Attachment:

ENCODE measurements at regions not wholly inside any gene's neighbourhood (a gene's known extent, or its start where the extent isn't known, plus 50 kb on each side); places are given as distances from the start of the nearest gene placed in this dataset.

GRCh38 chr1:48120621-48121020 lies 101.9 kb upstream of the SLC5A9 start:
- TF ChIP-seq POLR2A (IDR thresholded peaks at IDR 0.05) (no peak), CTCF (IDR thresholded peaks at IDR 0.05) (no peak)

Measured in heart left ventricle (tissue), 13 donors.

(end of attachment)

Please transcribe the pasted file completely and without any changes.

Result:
ENCODE measurements at regions not wholly inside any gene's neighbourhood (a gene's known extent, or its start where the extent isn't known, plus 50 kb on each side); places are given as distances from the start of the nearest gene placed in this dataset.

GRCh38 chr1:48120621-48121020 lies 101.9 kb upstream of the SLC5A9 start:
- TF ChIP-seq POLR2A (IDR thresholded peaks at IDR 0.05) (no peak), CTCF (IDR thresholded peaks at IDR 0.05) (no peak)

Measured in heart left ventricle (tissue), 13 donors.